Sunday, March 31, 2013

March 31, 2013

Those of us who are fortunate enough to spend at least some of our time in the New Hampshire Lakes Region, and Lake Wicwas in particular, know what a magical domain this is.  This has no doubt been recognized, consciously and unconsciously, for thousands of years.  Certainly the native Americans appreciated the beauty and bounty of the region, but even before them, other creatures found a welcoming home here.  Even those that couldn't survive the cold winter months traveled many miles each spring and fall to spend the summer here.  We still have a lot in common with that ancient time.

When the local weather gets out synch with the global weather and astronomical timing however, animals may arrive a bit before the lake is really ready for them, and this is one of those years.  There is a tiny bit of open water at the inlet from Dolloff Brook, and there we saw a Great Blue Heron poking in the mud looking for nourishment (not seen in this picture).
Inlet from Dolloff Brook

There is also a small - but slowly expanding - river of open water near the dam, and that has become the assembly point for the growing flock of Canada Geese. 
The Geese Have Arrived

They do sometimes march out across the ice like an army searching for a more hospitable homeland.

They are typically the first arriving water birds, often dropping in when there is still some ice left on the lake, but this year they must be wondering what's going on.  I measured 15 inches of ice in our cove, and a skier we met on the lake reported that a fisherman told him he found the ice to be between 15 and 30 inches thick.  Where I took my measurement, the top seven inches is soft ice, but there's still a good eight inches of hard, clear ice below.  Those geese are going to have cold feet for quite a while!
Cold Feet

We also saw a large light-colored owl, but that may be a winter resident.  A definite winter resident came and visited us this week:
Red Fox

A flash of red caught my attention as this fox took a run at one of the many squirrels in the yard.  It missed its target, so went and prowled in the snow looking for mice.  It circled back and investigated all the squirrel holes in the snow under and around the bird feeders.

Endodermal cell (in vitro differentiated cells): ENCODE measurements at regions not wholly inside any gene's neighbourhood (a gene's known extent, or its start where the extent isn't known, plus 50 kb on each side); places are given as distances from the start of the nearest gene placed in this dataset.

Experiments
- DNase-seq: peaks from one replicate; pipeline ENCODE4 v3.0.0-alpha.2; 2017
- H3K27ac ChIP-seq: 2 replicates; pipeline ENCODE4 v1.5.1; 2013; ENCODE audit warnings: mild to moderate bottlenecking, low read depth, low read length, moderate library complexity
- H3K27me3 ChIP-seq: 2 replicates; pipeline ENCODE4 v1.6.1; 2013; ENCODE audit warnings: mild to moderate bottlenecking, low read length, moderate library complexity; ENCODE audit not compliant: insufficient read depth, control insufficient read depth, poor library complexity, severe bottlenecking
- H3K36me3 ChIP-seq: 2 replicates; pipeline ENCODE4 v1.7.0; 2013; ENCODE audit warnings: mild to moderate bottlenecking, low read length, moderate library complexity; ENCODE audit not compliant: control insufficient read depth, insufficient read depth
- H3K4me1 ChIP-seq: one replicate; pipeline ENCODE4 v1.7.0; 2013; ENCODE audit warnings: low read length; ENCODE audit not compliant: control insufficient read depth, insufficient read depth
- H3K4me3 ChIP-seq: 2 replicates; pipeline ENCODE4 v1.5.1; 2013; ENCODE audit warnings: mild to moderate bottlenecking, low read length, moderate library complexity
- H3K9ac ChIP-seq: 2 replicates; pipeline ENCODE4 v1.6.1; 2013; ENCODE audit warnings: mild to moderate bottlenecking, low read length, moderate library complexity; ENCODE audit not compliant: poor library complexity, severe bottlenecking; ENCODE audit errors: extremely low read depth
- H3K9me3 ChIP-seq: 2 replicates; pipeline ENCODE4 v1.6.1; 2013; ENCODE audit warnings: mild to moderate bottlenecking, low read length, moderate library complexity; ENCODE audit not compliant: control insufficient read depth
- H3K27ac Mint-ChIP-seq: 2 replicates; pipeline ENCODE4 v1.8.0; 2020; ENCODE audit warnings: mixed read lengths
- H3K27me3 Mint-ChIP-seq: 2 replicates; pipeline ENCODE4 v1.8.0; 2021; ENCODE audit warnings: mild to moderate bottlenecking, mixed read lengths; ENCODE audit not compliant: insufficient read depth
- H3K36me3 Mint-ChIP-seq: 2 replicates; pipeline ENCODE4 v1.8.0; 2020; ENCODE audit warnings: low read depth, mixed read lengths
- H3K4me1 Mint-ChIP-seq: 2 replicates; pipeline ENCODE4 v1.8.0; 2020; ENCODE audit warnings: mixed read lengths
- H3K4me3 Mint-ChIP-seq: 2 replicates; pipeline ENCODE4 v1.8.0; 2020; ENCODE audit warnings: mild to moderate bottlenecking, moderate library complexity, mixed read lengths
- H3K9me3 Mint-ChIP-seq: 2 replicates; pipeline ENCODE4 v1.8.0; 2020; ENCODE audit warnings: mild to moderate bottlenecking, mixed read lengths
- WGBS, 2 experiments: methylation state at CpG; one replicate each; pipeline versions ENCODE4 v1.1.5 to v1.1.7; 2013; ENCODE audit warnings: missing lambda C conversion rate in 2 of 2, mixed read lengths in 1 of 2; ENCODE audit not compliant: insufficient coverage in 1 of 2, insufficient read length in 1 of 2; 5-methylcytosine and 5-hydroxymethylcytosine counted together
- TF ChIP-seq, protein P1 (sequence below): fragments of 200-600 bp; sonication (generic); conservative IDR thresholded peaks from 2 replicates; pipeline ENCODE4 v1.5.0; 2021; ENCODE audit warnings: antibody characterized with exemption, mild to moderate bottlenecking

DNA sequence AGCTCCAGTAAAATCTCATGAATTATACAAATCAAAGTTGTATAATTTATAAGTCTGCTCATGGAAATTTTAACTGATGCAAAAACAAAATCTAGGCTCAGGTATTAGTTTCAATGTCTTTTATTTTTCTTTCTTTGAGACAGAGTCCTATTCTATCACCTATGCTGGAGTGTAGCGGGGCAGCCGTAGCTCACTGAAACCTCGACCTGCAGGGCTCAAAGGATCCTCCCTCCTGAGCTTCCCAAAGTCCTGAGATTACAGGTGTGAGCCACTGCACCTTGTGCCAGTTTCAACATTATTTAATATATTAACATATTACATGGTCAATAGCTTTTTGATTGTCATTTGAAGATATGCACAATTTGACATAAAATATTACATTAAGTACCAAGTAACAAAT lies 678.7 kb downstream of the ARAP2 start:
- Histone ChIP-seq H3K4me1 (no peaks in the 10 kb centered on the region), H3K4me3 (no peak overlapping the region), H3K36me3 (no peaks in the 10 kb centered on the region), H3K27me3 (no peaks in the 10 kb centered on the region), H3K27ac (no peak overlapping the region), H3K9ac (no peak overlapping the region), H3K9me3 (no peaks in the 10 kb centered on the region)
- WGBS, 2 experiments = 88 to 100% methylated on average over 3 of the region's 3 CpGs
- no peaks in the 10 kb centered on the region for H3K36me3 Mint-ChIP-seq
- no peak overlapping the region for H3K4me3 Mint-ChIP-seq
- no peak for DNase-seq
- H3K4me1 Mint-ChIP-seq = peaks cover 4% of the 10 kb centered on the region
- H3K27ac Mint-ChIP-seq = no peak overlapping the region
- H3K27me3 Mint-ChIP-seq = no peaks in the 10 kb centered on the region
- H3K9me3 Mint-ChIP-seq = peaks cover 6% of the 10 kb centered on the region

It then rested a bit, scratched its chin, and then headed down the the lake, trotting along the shoreline looking for another unsuspecting squirrel to bring home to its family. 

It's striking when I think about the breadth of life - up and down the food chain - that one benefits by proving a few seeds intended for the birds:  from mice and voles to fox, coyotes, owls and hawks.

The weather is making for a productive maple sugar season this year, in contrast to last year's 80 degree March tempertures.  The sap is flowing, and both of Lake Wicwas' sugar shacks are boiling.

Sugar Shack Boiling on Chemung Road
Cooking on Route 104

It's great to see Meredith residents preserving the traditional methods of farming maple syrup.  Today, large manufacturers use reverse-osmosis equipment to separate the sugar from the sap.  Analysis has shown that some of the flavor compounds are affected by this process.  They are also using vacuum equipment to suck greater amounts of sap out of the trees, though they claim it doesn't harm the trees. 

One of the local houses said this will be the last week of collecting, and then they'll just be evaporating for a while, so it's nearing the end.  So be sure to stop in a get a quart of the authentic product, so you'll be ready to pour some Lake Wicwas Maple Syrup on those Lake Wicwas Blueberry Pancakes come July!  It will get here!
Happy Easter!

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